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Note 10 The THORN, p. 35.--This Poem ought to have been preceded by an introductory Poem, which I have been prevented from writing by never having felt myself in a mood when it was probable that I should write it well. -The character which I have here introduced speaking is sufficiently common. The Reader will perhaps have a general notion of it, if he has ever known a man, a Captain of a small trading vessel, for example, who, being past the middle age of life, had retired upon an annuity or small independent income to some village or country town of which he was not a native, or in which he had not been accustomed to live. Such men, having little to do, become credulous and talkative from indolence; and from the same cause, and other predisposing causes by which it is probable that such men may have been affected, they are prone to superstition. On which account it appeared to me proper to select a character like this to exhibit some of the general laws by which superstition acts upon the mind. Superstitious men are almost always men of slow faculties and deep feelings: their minds are not loose but adhesive; they have a reasonable share of imagination, by which word I mean the faculty which produces impressive effects out of simple elements; but they are utterly destitute of fancy, the power by which pleasure and surprise are excited by sudden varieties of situation and by accumulated imagery.
It was my wish in this poem to show the manner in which such men cleave to the same ideas; and to follow the turns of passion, always different, yet not palpably different, by which their conversation is swayed. I had two objects to attain; first, to represent a picture which should not be unimpressive, yet consistent with the character that should describe it; secondly, while I adhered to the style in which such persons describe, to take care that words, which in their minds are impregnated with passion, should likewise convey passion to Readers who are not accustomed to sympathize with men feeling in that manner or using such language. It seemed to me that this might be done by calling in the assistance of Lyrical and rapid Metre. It was necessary that the Poem, to be natural, should in reality move slowly; yet I hoped, that, by the aid of the metre, to those who should at all enter into the spirit of the Poem, it would appear to move quickly. The Reader will have the kindness to excuse this note, as I am sensible that an introductory Poem is necessary to give this Poem its full effect.
Upon this occasion I will request permission to add a few words closely connected with The Thorn and many other
Poems in these Volumes. There is a numerous class of readers who imagine that the same words cannot be repeated without tautology: this is a great error; virtual tautology is much oftener produced by using different words when the meaning is exactly the same. Words, a Poet's words more particularly, ought to be weighed in the bac lance of feeling, and not measured by the space which they occupy upon paper. For the Reader cannot be too often reminded that Poetry is passion: it is the history or science of feelings : now every man must know that an attempt is rarely made to communicate impassioned feelings without something of an accompanying consciousness of the inadequateness of our powers, or the deficiencies of language. During such efforts there will be a craving in the mind, and as long as it is unsatisfied the Speaker will cling to the same words, or words of the same character. There are also various other reasons why repetiticn and apparent tautology are frequently beauties of the highest kind. Among the chief of these reasons is the interest which the mind attaches to words, not only as symbols of the passion, but as things, active and efficient, which are of themselves part of the passion. And further, from a spirit of fondness, exultation, and gratitude, the mind luxuriates in the repetition of words which appear successfully to communicate its feelings. The truth of these remarks might be shown by innumerable passages from the Bible, and from the impassioned Poetry of every nation.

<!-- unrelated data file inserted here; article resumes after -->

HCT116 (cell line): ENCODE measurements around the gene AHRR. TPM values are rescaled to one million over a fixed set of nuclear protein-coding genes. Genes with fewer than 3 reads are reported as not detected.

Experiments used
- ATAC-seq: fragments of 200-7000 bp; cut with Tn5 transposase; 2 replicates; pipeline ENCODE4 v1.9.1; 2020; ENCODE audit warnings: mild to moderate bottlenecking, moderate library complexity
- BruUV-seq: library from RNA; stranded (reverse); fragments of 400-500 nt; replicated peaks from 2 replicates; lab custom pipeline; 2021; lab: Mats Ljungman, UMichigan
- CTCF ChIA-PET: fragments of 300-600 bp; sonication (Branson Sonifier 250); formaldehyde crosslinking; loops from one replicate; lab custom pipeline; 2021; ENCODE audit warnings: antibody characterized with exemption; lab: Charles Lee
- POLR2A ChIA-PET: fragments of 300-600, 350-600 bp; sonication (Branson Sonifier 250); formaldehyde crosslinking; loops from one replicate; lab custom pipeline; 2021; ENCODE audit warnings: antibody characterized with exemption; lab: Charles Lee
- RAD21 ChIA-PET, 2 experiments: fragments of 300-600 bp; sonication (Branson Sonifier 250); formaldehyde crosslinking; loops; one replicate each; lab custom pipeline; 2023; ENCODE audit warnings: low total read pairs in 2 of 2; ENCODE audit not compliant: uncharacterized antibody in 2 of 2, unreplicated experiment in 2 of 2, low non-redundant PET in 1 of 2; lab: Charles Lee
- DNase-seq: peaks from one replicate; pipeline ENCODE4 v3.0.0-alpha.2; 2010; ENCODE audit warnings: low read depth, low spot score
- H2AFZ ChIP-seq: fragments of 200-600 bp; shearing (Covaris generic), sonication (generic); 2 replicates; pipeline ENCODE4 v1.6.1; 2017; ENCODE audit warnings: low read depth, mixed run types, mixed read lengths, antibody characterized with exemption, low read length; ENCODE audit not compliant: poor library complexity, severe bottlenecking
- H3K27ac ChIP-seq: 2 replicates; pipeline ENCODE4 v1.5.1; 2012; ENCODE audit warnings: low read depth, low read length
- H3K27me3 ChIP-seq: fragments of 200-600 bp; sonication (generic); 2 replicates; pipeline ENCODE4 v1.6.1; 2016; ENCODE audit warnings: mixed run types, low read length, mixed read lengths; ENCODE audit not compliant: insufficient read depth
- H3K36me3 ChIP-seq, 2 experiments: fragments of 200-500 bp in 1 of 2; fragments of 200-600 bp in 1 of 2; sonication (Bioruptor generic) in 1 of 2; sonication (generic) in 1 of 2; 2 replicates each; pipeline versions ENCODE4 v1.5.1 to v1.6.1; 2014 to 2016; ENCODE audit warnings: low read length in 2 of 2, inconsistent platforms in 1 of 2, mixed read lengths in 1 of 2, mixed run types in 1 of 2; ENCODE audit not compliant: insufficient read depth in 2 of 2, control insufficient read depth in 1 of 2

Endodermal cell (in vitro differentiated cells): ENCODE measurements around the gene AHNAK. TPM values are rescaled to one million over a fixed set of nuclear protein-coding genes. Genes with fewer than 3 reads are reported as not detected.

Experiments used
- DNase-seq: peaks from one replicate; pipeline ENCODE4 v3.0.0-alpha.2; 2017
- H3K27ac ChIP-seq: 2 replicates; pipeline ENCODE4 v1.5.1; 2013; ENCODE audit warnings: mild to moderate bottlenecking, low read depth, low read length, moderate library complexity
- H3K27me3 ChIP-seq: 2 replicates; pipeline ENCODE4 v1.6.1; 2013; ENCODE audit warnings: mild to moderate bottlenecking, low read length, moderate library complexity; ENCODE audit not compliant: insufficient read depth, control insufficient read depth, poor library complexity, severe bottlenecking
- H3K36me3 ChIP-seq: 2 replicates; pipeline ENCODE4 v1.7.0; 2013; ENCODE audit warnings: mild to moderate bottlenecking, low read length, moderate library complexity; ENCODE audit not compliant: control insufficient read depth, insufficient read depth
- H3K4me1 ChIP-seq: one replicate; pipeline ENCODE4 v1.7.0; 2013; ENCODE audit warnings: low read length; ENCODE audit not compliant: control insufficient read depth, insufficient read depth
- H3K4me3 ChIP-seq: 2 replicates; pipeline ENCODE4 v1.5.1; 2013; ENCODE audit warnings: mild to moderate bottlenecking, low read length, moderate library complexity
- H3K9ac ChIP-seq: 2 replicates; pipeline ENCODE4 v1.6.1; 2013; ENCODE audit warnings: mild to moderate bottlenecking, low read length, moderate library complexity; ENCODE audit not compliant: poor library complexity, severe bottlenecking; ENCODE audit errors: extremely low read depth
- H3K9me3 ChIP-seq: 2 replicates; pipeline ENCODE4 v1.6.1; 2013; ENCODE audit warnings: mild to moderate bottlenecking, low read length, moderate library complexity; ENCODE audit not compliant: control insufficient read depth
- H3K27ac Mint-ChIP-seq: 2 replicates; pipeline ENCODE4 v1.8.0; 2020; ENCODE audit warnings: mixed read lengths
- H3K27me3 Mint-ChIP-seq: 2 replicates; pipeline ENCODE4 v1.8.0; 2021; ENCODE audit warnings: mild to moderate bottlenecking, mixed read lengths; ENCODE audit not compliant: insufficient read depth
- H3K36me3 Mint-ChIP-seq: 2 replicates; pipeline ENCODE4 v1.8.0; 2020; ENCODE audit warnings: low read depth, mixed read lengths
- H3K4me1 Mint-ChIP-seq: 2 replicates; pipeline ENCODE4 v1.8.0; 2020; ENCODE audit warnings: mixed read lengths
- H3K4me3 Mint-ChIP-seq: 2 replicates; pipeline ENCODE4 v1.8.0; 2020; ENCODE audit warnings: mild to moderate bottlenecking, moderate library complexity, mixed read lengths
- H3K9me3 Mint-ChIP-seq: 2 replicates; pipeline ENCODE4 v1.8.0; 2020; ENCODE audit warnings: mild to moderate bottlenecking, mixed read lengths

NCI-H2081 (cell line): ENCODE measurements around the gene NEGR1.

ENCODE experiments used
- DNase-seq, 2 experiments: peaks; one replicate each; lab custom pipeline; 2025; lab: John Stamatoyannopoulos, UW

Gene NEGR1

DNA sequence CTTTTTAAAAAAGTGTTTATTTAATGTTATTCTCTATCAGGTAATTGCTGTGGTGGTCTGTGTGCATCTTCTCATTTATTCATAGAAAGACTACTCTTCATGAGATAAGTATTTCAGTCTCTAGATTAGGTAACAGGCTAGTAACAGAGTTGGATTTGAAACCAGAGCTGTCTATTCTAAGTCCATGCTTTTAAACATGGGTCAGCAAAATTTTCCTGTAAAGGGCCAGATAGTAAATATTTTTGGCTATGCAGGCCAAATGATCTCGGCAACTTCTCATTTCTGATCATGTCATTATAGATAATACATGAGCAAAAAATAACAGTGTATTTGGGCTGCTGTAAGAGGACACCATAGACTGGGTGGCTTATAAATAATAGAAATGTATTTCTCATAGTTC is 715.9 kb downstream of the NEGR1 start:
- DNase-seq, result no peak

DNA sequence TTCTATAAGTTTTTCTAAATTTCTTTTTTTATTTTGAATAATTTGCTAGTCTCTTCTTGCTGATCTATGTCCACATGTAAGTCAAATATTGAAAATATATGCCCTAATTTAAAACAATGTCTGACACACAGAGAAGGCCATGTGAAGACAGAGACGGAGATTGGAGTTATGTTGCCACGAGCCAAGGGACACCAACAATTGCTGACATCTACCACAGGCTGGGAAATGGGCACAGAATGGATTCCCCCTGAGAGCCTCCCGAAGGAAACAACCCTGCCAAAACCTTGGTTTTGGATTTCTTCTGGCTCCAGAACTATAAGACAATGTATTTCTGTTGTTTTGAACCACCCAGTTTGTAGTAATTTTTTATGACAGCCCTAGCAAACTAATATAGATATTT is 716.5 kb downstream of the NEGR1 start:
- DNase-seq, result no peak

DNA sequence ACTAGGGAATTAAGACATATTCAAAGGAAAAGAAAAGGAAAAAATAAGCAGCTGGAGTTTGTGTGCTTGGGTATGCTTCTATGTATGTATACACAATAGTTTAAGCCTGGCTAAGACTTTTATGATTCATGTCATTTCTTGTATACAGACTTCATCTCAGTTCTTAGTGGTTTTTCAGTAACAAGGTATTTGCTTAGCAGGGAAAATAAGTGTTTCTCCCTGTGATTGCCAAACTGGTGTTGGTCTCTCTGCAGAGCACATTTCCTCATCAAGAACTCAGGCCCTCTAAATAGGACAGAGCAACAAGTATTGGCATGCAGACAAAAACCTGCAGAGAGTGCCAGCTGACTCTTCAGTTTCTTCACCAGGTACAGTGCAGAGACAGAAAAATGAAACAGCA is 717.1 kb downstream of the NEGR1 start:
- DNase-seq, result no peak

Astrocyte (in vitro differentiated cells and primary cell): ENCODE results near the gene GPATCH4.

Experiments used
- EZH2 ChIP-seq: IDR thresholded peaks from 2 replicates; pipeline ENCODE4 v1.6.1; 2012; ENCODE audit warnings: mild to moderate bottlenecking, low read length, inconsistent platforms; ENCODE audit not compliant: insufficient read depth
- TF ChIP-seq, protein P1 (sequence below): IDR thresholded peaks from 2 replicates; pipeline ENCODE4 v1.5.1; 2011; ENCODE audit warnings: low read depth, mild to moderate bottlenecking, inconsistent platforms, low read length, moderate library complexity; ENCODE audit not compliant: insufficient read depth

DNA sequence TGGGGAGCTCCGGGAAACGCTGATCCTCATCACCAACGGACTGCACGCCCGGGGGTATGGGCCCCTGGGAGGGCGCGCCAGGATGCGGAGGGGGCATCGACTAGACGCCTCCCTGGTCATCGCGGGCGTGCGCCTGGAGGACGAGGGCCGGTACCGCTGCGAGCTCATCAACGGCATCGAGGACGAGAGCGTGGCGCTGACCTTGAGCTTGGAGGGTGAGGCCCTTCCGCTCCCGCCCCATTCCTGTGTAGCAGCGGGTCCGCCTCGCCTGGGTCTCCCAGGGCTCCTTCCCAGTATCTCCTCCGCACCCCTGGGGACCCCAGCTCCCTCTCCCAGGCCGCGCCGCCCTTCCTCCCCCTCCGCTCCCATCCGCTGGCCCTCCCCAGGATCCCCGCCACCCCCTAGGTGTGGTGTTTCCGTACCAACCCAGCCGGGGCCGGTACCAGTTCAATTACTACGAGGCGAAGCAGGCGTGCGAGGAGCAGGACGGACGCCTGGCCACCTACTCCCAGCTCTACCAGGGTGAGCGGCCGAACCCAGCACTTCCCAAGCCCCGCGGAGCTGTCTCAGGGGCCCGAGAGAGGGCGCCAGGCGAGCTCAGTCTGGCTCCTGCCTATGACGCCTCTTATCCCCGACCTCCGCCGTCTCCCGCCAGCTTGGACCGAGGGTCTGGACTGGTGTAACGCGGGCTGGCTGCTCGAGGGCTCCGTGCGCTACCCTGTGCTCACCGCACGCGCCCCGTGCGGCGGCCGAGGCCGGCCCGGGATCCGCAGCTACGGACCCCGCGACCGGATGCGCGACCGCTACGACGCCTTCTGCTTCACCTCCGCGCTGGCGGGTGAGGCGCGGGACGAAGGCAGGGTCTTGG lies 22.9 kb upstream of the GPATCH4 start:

“Awake, awake, Deborah: awake, awake, utter a song : Arise, Barak, and lead thy captivity captive, thou Son of Abinoam. At her feet he bowed, he fell, he lay down : at her feet he bowed, he fell; where he bowed there he fell down dead. Why is his Chariot so long in coming? Why tarry the Wheels of his Chariot?”—Judges, chap. 5th. verses 12th, 27th, and part of 28th.-See also the whole of that tumultuous and wonderful Poem.
Note to the Poem ON REVISITING THE Wre, p. 191.I have not ventured to call this Poem an Ode; but it was written with a hope that in the transitions, and the impassioned music of the versification, would be found the prin. cipal requisites of that species of composition.
END OF VOL. I.
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